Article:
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Cuddled up with one of the first English novels. #CurrentlyReading #catsoflitsy

CarolynM Welcome to Litsy 🌼 12mo
Lel2403 Welcome to Litsy 12mo
StillLookingForCarmenSanDiego Welcome to Litsy 📖💙 12mo
CoffeeNBooks Welcome to Litsy! The 🎉 12mo
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Weaponxgirl
Oroonoko | Aphra Behn
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Pickpick

I came to this after Virginia Woolf laid the love on the author hard in a room of ones own. This is classed as an anti slavery book but it isn't really. Only anti slavery for certain types of people (royalty) but this book is so obviously ahead of its time and makes for an interesting read. It was a bit melodramatic for me if I'm honest and I did roll my eyes at certain plotting decisions but you could talk about this book for hours after reading

Weaponxgirl Hope you don't mind me tagging you @Eyelit but I saw your post about reading this and want to know what you though. (Also anyone else who've read it) 14mo
Eyelit Thanks for tagging! I liked this one, with caveats. I agree it was ahead of its time in quite a few aspects. I too was disappointed by the selective condoning of slavery. It also took me a bit to get past the language (omg the exclamations and extensive descriptions). But I liked the story and found it far more believable than Romeo & Juliet. Much more tragic, too. I‘ll seek out more of behn‘s work, for sure. 14mo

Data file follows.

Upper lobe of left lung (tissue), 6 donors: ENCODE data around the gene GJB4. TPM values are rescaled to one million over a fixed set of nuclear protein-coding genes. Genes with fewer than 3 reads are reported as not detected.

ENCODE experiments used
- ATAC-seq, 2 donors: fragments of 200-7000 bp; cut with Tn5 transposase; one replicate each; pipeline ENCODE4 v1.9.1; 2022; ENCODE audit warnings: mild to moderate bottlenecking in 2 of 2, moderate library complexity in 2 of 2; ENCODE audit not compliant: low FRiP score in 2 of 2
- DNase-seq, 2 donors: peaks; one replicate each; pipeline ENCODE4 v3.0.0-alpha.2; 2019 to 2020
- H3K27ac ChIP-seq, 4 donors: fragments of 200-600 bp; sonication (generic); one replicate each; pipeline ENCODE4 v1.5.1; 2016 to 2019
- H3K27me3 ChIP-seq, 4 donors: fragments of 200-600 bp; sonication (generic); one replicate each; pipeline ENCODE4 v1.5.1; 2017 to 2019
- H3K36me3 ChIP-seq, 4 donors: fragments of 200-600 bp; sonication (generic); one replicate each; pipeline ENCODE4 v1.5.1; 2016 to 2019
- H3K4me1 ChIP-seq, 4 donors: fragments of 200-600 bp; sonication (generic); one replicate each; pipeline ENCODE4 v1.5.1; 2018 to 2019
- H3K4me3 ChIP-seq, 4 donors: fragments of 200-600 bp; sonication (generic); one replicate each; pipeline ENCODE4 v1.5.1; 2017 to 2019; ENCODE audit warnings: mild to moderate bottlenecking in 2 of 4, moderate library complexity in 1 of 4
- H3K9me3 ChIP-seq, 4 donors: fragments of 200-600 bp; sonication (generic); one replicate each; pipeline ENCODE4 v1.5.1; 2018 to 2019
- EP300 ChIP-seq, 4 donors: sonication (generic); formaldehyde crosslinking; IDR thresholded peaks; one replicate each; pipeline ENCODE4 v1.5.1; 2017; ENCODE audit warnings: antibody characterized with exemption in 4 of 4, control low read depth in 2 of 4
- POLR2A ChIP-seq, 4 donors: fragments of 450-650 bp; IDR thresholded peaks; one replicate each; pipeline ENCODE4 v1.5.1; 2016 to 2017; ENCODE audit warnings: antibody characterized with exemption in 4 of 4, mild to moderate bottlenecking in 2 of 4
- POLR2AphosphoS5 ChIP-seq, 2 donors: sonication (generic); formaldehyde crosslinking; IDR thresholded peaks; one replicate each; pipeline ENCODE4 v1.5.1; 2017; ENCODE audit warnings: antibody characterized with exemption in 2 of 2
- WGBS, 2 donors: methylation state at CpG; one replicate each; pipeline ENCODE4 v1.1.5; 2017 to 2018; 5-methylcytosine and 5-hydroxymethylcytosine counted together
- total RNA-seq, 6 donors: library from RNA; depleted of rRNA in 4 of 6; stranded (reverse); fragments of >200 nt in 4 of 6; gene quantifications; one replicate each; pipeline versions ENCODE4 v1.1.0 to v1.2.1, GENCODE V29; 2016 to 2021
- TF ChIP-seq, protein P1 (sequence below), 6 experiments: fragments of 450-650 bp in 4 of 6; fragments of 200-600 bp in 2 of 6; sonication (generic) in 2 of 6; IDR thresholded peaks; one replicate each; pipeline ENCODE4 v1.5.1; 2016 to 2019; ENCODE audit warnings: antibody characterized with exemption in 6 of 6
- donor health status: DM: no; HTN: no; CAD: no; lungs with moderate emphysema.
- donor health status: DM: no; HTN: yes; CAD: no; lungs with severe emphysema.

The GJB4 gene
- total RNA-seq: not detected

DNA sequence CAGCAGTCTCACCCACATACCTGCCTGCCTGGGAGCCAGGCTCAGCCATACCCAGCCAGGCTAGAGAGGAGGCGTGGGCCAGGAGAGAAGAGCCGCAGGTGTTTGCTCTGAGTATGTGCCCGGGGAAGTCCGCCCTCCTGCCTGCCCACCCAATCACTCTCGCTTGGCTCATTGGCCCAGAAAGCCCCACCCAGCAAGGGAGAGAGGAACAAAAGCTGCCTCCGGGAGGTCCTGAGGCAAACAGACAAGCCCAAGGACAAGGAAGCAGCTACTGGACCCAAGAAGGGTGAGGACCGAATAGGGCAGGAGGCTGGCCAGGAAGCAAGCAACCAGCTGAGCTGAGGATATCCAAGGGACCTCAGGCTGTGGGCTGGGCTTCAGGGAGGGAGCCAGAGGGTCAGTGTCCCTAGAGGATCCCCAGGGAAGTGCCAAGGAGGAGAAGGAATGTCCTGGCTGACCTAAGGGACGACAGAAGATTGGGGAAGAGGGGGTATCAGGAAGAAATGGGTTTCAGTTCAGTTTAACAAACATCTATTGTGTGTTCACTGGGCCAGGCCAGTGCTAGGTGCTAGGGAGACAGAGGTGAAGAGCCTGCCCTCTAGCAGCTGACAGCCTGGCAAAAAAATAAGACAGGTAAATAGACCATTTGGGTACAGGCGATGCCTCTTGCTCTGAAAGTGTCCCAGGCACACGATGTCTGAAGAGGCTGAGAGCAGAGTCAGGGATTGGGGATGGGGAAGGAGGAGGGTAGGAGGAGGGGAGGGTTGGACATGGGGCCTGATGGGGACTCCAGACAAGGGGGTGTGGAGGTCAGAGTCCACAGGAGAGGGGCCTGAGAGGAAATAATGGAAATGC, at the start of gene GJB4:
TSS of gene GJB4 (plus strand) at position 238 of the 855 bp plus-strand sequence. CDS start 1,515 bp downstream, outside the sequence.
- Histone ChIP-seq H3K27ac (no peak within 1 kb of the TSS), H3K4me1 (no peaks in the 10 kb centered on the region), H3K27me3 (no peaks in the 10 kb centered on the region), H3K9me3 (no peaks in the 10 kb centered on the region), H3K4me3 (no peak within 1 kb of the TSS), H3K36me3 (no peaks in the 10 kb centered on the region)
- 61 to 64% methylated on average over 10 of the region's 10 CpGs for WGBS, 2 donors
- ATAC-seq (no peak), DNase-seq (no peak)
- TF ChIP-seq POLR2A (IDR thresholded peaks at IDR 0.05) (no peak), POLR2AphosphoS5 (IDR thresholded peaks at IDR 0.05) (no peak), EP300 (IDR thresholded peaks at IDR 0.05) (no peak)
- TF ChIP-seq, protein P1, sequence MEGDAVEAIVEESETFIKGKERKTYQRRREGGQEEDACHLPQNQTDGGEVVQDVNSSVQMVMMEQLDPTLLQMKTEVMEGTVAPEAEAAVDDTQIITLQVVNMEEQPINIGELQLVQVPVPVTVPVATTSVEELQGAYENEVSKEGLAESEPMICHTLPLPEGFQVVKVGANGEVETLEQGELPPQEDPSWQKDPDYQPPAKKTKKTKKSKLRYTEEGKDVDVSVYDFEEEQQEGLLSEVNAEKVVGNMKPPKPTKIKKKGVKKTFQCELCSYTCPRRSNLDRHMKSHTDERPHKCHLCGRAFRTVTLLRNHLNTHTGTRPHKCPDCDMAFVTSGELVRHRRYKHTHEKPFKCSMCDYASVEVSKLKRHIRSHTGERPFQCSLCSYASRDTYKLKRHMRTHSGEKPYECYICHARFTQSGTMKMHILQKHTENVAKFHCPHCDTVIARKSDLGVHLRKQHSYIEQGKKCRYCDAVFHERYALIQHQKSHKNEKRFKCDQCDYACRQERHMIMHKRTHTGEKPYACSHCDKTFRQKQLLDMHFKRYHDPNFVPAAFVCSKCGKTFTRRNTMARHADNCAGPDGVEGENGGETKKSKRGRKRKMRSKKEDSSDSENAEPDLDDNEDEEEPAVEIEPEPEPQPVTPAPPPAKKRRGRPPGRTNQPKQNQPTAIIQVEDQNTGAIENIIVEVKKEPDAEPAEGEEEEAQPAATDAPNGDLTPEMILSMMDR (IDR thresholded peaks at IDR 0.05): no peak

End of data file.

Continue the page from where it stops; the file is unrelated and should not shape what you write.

Eyelit I‘m surprised this isn‘t more talked about in classrooms, honestly. Cause you are right, it‘s a very discussable book. (edited) 14mo
Weaponxgirl @Eyelit yes, I found after a while the constant exclamations about how wonderful oroonoko and imoldia were off putting. I know it was the style but I did want to go show don't tell but obviously it was a different time period so what they were showing me wasn't necessarily stuff I found great. Poor tigers 14mo
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Eyelit
Oroonoko | Aphra Behn
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Taking a break from graphic novels to read some classics... and my next read kinda fits the color scheme of my extra special treat (and hydration). #24in48

Weaponxgirl I just finished this last night! I wanna know what you think?! 14mo
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Leannr
Oroonoko | Aphra Behn
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Me and Aphra Behn braving the snow to get to the pub!

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sprainedbrain
Oroonoko | Aphra Behn
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Pickpick

I whipped through this so effortlessly... hard to believe it was written in the 1600s. The story flows right along, and considering the subject matter, I probably shouldn‘t have been surprised by how brutal it was. A quick but unsettling read.

⭐️⭐️⭐️

#1001books

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Riveted_Reader_Melissa
Oroonoko | Aphra Behn
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Pickpick

Labeled Historical Fiction, this tale of a noble prince of Africa, his tragic love story, & the ignoble realities of slavery read much more like a fictional account of people & places the narrator knew, with many of the “characters” existing in that place & time & contemporaries of the author, with perhaps some license given to the noble savage narrative. But pulled from pieces of reality or completely imagined, the inhumanity of slavery is vivid

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LittleFawn2012
Oroonoko | Aphra Behn
Pickpick